I would recommend this book, more specifically to elementary school teachers, but also to anyone that wants to read a really cool childrens book!  I really enjoyed taking my time to look through each page, discovering the little details in the illustrations and extras that add to the visual representation quality of the story.  I had such a refreshingly exciting and engaging experience reading this book, and I believe that any child, adult, or caregiver will too.

Casey Quinn

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Pattan’s Pumpkin: A Traditional Flood Story from Southern India

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Pattan’s Pumpkin: A Traditional Flood Story from Southern India

Chitra Soundar and Frané Lessac have adapted a traditional Irula story to make it more accessible: turning the traditional churraka into a pumpkin and highlighting the story’s universal themes.

The story does, not, however, abandon its cultural roots. It is authentic in its language, retaining the Indian names Pattan and Kanni and placing the tale at the base not of any old mountain range but of the Sahyadri Mountains. Pattan and Kanni are illustrated with the characteristic dark skin of the Irula people and are dressed in traditional garb. Soundar also does not shy away from describing the details of Pattan and Kanni’s way of life as they grow pepper, rice, nutmeg, and bananas; ride elephants; and nurture animals in the foothills of South India’s mountains. As any culturally diverse book should, Pattan’s Pumpkin presents its characters positively: clever, resourceful, grateful for what they have, kind, and willing to share. These characteristics not only help children understand cultures beyond their own as positive but also model values for the children themselves!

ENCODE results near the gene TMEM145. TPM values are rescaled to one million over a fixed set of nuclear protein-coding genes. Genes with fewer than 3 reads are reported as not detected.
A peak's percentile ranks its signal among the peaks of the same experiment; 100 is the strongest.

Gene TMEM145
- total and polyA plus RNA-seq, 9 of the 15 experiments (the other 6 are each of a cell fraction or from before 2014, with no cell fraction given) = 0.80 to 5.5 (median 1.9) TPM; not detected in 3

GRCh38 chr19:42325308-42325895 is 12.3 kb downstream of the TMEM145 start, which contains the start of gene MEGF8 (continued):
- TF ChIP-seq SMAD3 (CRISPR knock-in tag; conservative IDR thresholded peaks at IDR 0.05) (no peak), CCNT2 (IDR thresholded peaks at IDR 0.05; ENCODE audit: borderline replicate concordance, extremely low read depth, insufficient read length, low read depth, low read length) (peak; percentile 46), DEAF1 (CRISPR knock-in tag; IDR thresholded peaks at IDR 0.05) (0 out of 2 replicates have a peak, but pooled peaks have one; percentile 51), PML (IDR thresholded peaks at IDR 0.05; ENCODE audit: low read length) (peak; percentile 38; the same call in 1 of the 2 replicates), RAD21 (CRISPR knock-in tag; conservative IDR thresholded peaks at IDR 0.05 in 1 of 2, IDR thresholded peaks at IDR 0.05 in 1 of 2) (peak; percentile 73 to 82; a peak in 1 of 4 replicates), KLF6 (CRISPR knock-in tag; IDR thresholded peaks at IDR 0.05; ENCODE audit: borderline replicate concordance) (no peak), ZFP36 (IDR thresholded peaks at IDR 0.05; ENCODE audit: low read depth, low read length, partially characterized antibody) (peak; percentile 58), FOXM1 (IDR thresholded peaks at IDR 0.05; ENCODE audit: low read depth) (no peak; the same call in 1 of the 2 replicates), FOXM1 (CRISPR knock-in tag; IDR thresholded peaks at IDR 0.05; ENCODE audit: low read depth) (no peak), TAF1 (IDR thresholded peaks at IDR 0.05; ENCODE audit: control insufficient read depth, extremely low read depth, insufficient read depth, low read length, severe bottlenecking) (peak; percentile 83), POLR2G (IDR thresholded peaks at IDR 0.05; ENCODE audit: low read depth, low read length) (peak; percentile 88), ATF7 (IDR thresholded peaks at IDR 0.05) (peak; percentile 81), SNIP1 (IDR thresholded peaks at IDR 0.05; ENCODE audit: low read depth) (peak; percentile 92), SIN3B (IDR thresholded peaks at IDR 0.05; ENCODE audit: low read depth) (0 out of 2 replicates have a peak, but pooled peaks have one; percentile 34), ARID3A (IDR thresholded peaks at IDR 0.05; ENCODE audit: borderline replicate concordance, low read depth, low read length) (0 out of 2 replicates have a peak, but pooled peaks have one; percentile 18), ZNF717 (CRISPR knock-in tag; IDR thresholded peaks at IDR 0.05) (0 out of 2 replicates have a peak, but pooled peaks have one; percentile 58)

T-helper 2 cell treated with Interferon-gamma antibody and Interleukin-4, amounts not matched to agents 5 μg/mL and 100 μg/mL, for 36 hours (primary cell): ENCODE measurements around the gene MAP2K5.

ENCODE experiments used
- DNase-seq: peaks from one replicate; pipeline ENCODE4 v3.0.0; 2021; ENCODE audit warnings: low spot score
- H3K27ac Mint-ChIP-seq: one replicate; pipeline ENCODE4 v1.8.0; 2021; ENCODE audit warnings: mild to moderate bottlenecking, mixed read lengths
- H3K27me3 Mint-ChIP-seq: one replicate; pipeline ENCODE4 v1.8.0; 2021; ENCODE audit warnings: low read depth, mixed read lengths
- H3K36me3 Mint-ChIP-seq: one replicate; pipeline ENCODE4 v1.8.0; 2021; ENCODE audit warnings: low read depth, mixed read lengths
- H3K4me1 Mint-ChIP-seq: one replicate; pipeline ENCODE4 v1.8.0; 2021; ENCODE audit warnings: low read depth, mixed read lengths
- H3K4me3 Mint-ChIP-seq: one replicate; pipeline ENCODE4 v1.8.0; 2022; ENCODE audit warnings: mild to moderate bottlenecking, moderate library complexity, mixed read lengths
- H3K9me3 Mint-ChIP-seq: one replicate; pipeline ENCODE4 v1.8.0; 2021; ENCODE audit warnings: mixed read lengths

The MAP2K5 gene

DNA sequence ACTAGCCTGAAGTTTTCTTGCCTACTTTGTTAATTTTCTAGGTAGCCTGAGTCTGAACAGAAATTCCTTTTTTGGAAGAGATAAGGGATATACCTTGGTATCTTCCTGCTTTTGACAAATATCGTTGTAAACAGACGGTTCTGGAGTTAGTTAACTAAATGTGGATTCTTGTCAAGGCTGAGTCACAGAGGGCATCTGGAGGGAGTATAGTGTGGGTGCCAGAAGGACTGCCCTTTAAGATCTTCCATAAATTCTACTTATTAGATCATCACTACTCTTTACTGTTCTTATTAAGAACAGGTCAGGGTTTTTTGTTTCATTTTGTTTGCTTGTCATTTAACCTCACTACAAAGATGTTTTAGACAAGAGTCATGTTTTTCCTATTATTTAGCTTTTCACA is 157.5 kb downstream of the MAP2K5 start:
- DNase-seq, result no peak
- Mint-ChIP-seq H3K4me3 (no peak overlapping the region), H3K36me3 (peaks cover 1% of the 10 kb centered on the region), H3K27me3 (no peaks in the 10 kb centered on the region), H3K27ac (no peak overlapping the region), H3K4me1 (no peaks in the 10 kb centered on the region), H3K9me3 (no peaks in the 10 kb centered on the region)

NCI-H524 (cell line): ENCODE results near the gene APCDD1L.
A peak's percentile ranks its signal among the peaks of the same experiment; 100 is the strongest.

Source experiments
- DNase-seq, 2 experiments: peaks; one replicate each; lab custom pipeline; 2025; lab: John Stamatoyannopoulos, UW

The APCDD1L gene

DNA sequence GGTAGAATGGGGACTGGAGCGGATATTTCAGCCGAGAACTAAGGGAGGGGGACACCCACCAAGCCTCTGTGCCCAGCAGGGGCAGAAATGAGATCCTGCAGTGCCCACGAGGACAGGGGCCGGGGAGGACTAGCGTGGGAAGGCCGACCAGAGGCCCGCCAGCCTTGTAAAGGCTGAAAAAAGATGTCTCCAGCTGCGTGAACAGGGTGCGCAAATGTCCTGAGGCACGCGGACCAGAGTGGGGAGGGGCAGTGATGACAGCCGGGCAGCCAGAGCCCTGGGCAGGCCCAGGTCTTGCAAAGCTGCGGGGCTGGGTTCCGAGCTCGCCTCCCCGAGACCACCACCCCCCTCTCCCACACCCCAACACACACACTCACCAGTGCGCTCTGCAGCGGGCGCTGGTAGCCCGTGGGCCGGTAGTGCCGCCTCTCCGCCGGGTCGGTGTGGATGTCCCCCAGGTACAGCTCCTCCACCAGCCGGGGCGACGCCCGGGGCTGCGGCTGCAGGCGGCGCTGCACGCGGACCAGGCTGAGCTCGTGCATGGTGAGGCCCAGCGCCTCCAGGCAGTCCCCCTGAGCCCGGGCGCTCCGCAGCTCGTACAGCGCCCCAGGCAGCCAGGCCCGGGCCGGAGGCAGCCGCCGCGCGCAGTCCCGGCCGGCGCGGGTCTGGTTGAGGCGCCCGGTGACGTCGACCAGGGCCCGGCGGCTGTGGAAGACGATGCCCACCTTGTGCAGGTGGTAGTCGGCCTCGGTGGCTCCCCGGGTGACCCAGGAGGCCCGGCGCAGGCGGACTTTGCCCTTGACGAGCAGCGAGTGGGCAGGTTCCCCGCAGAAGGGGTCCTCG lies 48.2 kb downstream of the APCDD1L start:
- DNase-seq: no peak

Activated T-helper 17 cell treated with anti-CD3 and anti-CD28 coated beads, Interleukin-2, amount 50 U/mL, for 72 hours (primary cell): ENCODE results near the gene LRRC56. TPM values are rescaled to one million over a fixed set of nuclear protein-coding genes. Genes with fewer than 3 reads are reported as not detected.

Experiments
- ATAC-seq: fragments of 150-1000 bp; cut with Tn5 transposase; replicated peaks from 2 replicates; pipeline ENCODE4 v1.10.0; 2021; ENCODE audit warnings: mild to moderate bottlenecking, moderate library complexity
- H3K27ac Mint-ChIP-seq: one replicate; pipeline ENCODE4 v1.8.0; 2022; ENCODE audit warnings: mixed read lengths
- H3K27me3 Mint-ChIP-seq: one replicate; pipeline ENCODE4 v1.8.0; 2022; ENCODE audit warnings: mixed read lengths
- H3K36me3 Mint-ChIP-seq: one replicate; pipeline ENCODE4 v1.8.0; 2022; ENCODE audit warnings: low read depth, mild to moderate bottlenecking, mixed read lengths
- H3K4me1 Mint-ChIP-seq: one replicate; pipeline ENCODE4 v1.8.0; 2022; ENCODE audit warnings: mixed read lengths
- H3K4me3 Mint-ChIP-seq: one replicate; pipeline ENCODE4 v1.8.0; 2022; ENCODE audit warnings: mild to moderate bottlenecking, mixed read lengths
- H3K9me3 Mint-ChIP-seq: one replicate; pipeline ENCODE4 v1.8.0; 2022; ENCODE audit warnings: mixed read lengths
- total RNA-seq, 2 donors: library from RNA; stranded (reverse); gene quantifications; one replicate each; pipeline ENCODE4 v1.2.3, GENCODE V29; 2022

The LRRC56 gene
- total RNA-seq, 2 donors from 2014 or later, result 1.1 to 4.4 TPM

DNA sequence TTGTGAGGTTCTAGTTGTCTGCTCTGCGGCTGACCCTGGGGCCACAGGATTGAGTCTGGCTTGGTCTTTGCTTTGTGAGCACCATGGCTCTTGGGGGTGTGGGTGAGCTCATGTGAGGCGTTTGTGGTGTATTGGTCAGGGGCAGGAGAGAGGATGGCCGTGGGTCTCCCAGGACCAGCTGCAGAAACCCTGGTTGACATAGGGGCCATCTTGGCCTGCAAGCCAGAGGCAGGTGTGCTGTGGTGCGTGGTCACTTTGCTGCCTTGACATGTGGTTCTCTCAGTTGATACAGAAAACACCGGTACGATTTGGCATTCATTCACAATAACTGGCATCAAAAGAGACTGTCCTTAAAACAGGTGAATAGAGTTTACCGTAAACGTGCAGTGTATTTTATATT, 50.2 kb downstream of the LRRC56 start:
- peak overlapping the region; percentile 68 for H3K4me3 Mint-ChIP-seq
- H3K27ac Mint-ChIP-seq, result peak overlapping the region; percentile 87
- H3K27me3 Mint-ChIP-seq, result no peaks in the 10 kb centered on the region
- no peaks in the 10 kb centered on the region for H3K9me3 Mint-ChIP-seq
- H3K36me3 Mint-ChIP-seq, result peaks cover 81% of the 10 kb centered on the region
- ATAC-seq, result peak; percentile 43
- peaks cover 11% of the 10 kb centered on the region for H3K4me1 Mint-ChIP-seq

Lessac’s pictures are as bright as the spirit of Pattan himself. The colors – oranges, yellows, reds, greens – pop off the page and bring the story to life. The use of full-page spreads accentuates the size of the pumpkin, sure to make any child shriek with shock and delight, and the landscapes are rich and vivid in their scope.